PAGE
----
A Web-based program featuring successful strategies of others who have lost weight may be an effective strategy for weight loss, according to Penn State College of Medicine researchers.
Researchers created a website called AchieveTogether and evaluated the weight-loss success of users. They compared users with a group of people attempting to lose weight on their own, and then allowed that second group access to the site 12 weeks later.
"Internet-based weight loss programs could help address the obesity epidemic, as they can be widely shared and used with low costs," said Jennifer L. Kraschnewski, M.D., M.P.H., assistant professor of medicine and public health sciences. "Existing Internet-based weight-loss strategies have largely promoted weight-loss strategies designed by health professionals, including goal-setting and features to promote social interaction. These programs have had modest short-term effects, suggesting that exploring alternative approaches may be beneficial."
The researchers used positive deviance to design their Web-based program. Positive deviance is the idea that solutions to problems exist within a population experiencing that problem. By generalizing what behaviors or approaches work for those who are most successful -- typically the top 10 percent -- strategies are developed that may help the general population achieve certain goals.
"Positive deviance has been used in diverse health-related interventions, but has not previously been used in weight-loss interventions," Kraschnewski said.
For AchieveTogether, users were educated on 36 weight-loss behaviors identified in a previous study of people who maintained a weight loss of at least 30 pounds. These behaviors were evaluated by a physician for safety.
Participants logged in to the site at least once a week and were asked to record their weight, height and frequency of using the weight loss practices. They were matched to three role models closest to them for gender, age and target body weight and could then view their role model's strategies for weight loss.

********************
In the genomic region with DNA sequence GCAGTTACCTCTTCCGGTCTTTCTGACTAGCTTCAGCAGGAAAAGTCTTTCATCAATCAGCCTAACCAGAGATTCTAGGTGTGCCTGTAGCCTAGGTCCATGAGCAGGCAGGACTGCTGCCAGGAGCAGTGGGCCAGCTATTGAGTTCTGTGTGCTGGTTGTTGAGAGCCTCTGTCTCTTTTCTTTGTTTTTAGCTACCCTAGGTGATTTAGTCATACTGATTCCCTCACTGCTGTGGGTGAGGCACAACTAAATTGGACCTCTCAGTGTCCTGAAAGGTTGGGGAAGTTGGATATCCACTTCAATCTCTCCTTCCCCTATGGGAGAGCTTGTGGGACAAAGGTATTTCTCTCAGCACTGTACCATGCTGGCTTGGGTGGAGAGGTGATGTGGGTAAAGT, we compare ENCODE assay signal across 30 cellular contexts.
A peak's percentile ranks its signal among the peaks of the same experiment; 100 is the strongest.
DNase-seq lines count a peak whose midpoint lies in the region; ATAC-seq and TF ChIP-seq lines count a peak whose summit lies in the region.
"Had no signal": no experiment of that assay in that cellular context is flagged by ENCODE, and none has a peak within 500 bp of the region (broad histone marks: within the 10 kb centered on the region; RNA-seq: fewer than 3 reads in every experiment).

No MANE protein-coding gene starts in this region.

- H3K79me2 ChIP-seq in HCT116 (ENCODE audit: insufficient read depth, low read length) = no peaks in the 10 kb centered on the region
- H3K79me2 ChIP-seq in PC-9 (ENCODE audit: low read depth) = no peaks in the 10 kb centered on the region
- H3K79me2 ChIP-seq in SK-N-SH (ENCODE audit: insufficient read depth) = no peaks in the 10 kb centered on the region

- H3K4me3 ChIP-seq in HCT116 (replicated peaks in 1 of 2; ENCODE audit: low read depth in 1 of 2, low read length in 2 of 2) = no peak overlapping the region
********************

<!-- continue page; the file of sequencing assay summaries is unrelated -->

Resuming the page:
Participants developed a weight-loss plan by choosing as many of the strategies as they wanted and were encouraged to choose at least one.
"At each log in, participants received tailored feedback to help them choose which practices to keep doing or learned ways to adapt them based on their own activity," Kraschnewski said.
Users of the AchieveTogether website lost about 4.5 pounds more weight than the control group. Results were published in American Journal of Preventative Medicine.
"While this is modest weight loss, it is in the range we have seen for other Internet-based weight loss programs, including those with more human contact," Kraschnewski said. "Because AchieveTogether, or a similar program, can be offered free, it could increase physician referrals for weight management and be a cost effective way to promote weight loss on a public health scale."
Future research will look at how to increase engagement with the website, examine individual characteristics associated with different outcomes and explore best how to use the experience of a diverse group to build a more complete program of weight loss interventions and management.
Other researchers on the project were Heather L. Stuckey, D. Ed., Liza S. Rovniak, Ph.D., M.P.H., Jennifer M. Poger, M.Ed., and Christopher Sciamanna, M.D., M.P.H., Department of Medicine, Penn State College of Medicine; Erik B. Lehman, M.S., and Donna K. Kephart, M.H.A., Department of Public Health Sciences, Penn State College of Medicine; Madhu Reddy, Ph.D., College of Information Sciences and Technology, Penn State; and Elliot J. Coups, Ph.D., Department of Health Education and Behavioral Science, University of Medicine and Dentistry of New Jersey Robert Wood Johnson Medical School.
This study was funded under a grant with the Pennsylvania Department of Health using Tobacco CURE Funds and by the National Institutes of Health.
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